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The First Steps to Innovation

The United Launch Alliance Delta IV Heavy rocket, with NASA’s Orion spacecraft mounted atop, lifts off from Cape Canaveral Air Force Station's Space Launch Complex 37 at at 7:05 a.m. EST, Friday, Dec. 5, 2014, in Florida. The Orion spacecraft will orbit Earth twice, reaching an altitude of approximately 3,600 miles above Earth before landing in the Pacific Ocean. No one is aboard Orion for this flight test, but the spacecraft is designed to allow us to journey to destinations never before visited by humans, including an asteroid and Mars.

Photo Credit: NASA

This month, Esquire—the octogenarian magazine that has spent much of its years reporting on the bar, bedroom, and bathroom—describes a near disaster on the International Space Station (ISS).

…the toilet’s lights flashed red instead of green.  (Scott Kelly) removed a panel and discovered a pretreat leak… It formed a shimmering sphere of acids the size and color of a cannonball that now floated…  He grabbed an old T-shirt to soak up the pretreat… Unfortunately, that old T-shirt had sweat and therefore water molecules trapped in its fibers… That old T-shirt didn’t act like a sponge.  It was flint.  Now Kelly saw and smelled smoke.

The article by Chris Jones makes short work of describing the incendiary science of water and acids entertaining for two more paragraphs, concluding this near death-by-toilet occurrence with ISS crewmate and chemist, Cady Coleman, using a big bag filled with wet towels and limited oxygen to snuff out the smoldering threat.  Though Cady’s soles were most likely floating, she had thought on her feet.  By retelling this story, we begin to finesse a best practice for putting out a fire in low orbit by using the right amount of water and by exhausting the source of oxygen by containment.

Recently, at a Project Management Institute (PMI) Project Management Office (PMO) Symposium, Harvard Business School professor and author Michael E. Porter stated in his keynote presentation: “Strategy is not about best practice; it is about choices about how to be unique.  However, if we give up operational excellence then strategy doesn’t matter because we will fail.”

One must assume that Porter is defining best practice roughly here:  It is a method or process that has consistently—through analysis, testing, and most importantly experience—resulted in desired outcomes and is superior—through speed, cost-efficiency, and risk-mitigation—to any other known method or process.   Operational excellence relies on best practices.

The idea of a strategy being about choices on how to be unique is a provocative notion.  Strategy breaks free of the singular pull of all “tried and true” processes.  A genuine “strategy” must contain at least one unique practice we choose to put into effect.  Our strategy’s perceptible outcome must aim to be innovation itself.  Although science is all about repeatability, it is built into the American character that we do not want to follow someone else’s exact footsteps.  For long-term better or for short-term worse, we want to be first, to trek boldly where no one has, even if it has to be two steps forward and one step back.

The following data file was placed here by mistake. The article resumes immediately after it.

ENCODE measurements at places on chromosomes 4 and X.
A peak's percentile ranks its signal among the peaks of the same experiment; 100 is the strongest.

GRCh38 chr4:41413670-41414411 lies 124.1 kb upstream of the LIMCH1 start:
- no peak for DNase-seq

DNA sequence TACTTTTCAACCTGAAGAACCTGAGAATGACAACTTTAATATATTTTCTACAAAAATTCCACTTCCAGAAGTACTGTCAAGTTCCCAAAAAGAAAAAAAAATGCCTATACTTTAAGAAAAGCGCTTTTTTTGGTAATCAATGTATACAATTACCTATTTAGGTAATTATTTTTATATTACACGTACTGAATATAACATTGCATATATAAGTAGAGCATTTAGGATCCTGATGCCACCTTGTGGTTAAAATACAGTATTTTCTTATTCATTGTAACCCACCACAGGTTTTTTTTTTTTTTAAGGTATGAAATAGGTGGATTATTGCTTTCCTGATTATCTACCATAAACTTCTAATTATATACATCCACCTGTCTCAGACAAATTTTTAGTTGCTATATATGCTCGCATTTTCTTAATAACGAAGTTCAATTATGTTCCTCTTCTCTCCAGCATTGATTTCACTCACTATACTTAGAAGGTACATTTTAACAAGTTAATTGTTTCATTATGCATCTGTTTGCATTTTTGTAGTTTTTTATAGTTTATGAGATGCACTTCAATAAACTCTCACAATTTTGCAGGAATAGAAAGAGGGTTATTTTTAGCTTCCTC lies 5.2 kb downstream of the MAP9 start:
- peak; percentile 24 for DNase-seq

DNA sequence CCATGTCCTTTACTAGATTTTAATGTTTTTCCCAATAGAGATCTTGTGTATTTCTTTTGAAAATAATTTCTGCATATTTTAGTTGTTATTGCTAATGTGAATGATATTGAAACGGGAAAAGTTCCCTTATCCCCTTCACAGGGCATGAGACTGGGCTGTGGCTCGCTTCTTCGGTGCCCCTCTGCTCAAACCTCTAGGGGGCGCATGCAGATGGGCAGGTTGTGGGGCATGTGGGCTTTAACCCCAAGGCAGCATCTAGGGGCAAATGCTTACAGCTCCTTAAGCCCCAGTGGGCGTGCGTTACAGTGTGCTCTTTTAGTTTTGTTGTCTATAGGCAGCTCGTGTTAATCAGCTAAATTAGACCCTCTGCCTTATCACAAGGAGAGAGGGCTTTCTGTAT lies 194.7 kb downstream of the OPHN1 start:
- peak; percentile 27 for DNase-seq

Innovation cannot be at the expense of operational excellence.  Before there is this innovation, there has to be testing as undoubtedly as there has to be analysis before testing.  During a Masters with Masters interview, Nobel Prize winner and GSFC Senior Project Scientist for the James Webb Space Telescope John Mather says, “Testing is tiresome, tedious, boring, and essential.  If you do not test it, it will not work.  There is no such thing as risk that it will not work, it is a certainty it will not work.”  This broad axiom can be scaled down (extracting the nested quadruple negatives) to Murphy’s Law: If anything can go wrong, it will.  “I never believe real risk assessments,” Mather states further, “and I never believe that an analysis can really prove that things are really okay.”

With the successful Orion Flight Test this month, we are one step closer to taking humans farther than they have ever gone before.  And with Scott Kelly scheduled to spend a year on the ISS—as Esquire has reported this month—we are taking another step with another foot.

Knowledge services aim to share where our footprints have been and strive to help us think on our feet while taking our best steps forward on our newest adventures.

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